Have you ever thought about jumping into a cage and seeing great white sharks (Carcharodon carcharias) in their own territory? You wouldn’t be alone! Ecotourism with these animals occurs in several countries around the world, including South Africa, Australia, New Zealand, the United States of America, and Mexico.
Thousands yearly flock to these locations to catch a glimpse of Jaws in action. Known as the largest predatory fish in the world, these torpedo-shaped animals are famous for their looks and ability to breach out of the water. Yet relatively little is known about its biology. With an estimated maximum size of about 20 feet (6 meters), they can maintain a body temperature that is higher than the surrounding waters, allowing them to venture into cooler waters.
You won’t see this species in an aquarium! Due to national and international wildlife regulations, shark cage diving is currently the main legal activity to get a face-to-snout encounter with this vulnerable species. In Mexico, cage diving began in 2001 and took off in Guadalupe Island, a volcanic island located off the west coast of México’s Baja California Peninsula. World renowned for its clear waters and numerous white sharks, ecotourism operators work during the “season” (between August and November) to provide both public education and scientific research opportunities. The local revenue of cage diving in Guadalupe has been estimated at more than $4.5 million dollars (USD) per season!
While the presence of the ecotourism operators provides ongoing surveillance against illegal fisheries, and the experience allows people to see white sharks as something other than a “mindless killer,” this industry is controversial. Why? Their methods. As the authors of a new cage diving study stated: “Provisioning of food has been linked with potential negative effects on habitat use, surface behaviour, bioenergetics, conditioning and a probable increase in the frequency of interactions with humans.” Since 2016, there have been at least six accidents related to cage diving at Guadalupe Island, where white sharks and divers have been injured. The most serious accident is when a shark died after being stuck in a cage for more than 25 minutes in late 2019, causing uproar worldwide about baiting practices. The limited vigilance in this remote region, along with a lack of evidence supporting some of the unfollowed regulations, have been said to be the cause for these accidents.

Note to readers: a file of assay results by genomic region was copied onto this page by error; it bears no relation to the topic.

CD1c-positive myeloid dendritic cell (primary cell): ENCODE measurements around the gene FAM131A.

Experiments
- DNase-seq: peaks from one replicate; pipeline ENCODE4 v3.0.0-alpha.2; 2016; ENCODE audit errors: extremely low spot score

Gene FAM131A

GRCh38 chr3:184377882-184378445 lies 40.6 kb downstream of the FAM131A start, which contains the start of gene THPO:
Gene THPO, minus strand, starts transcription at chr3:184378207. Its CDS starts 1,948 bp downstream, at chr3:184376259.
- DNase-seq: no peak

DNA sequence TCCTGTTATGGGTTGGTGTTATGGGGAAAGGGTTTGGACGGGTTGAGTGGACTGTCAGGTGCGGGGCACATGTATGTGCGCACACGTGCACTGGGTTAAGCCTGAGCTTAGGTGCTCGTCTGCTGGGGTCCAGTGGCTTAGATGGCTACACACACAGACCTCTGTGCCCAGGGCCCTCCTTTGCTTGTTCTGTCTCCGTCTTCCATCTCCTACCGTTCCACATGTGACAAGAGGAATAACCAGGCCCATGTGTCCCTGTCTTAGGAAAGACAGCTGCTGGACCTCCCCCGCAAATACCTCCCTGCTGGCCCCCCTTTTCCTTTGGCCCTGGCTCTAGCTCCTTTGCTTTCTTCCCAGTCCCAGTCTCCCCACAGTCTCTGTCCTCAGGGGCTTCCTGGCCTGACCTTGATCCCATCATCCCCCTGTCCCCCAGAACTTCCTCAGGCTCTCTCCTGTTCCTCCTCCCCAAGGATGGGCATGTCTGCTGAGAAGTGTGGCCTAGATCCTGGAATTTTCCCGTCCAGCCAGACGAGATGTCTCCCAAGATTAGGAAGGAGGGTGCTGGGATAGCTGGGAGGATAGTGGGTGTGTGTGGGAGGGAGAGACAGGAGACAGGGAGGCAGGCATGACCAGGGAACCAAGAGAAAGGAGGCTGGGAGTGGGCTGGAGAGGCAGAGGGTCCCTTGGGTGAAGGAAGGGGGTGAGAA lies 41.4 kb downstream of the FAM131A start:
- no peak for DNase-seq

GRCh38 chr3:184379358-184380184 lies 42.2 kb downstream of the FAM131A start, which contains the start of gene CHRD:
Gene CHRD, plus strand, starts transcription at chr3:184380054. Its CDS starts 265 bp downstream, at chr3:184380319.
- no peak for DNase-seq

Online, many pointed to baiting as the sole problem. While only frozen fish (Thunnus albacares) bought in the departure port is allowed during ecoutourism ventures in this marine protected area, some use fresh bait believing it “could attract sharks more efficiently.” So, researchers, led by scientist Edgar E. Becerril-García of the Instituto Politécnico Nacional, Centro Interdisciplinario de Ciencias Marinas and Pelagios Kakunjá, decided to describe the effect that different baits have on the attraction, surface behaviour and conditioning of white sharks in order to prevent future accidents. During the study period (87 days), a total of 6,145 sightings from 121 identified white sharks were registered. The sharks were largely male (74%) with no statistical differences between maturity stages along the studied months.
“One of the most important points of the study consisted in evaluating the effect of baits (yellowfin tuna) on the surface behavior of the white sharks,” said lead author Edgar E. Becerril-García. “Our results made it possible to detect aggressive displays in certain baiting conditions, for which we made recommendations to improve diving activities and reduce the probability of incidents between sharks and cages.” The scientists found that success rate for the capture and consumption of bait was similar for all sharks, although it tended to be higher for male sharks and mature individuals (e.g. proportionally, a mature shark would get the bait 22 times for every 100 foraging attempts). The study also saw that the behavior of white sharks was significantly different depending on the type of bait.
“This research allowed determining a low risk of conditioning of white sharks towards cage diving boats, so it was not all bad news,” said Becerril-García. “It is important to highlight that Guadalupe represents the most important site for cage diving in the Eastern Pacific, so constant monitoring of this top predator is extremely valuable and necessary.”
As a cosmopolitan species that is economically exploited in several countries, the presented results of this study could be useful in not only future comparisons with other populations but contributing to efficient protection and sustainable use of the sharks. Afterall, we want to keep these sharks safe for future generations to enjoy them as well!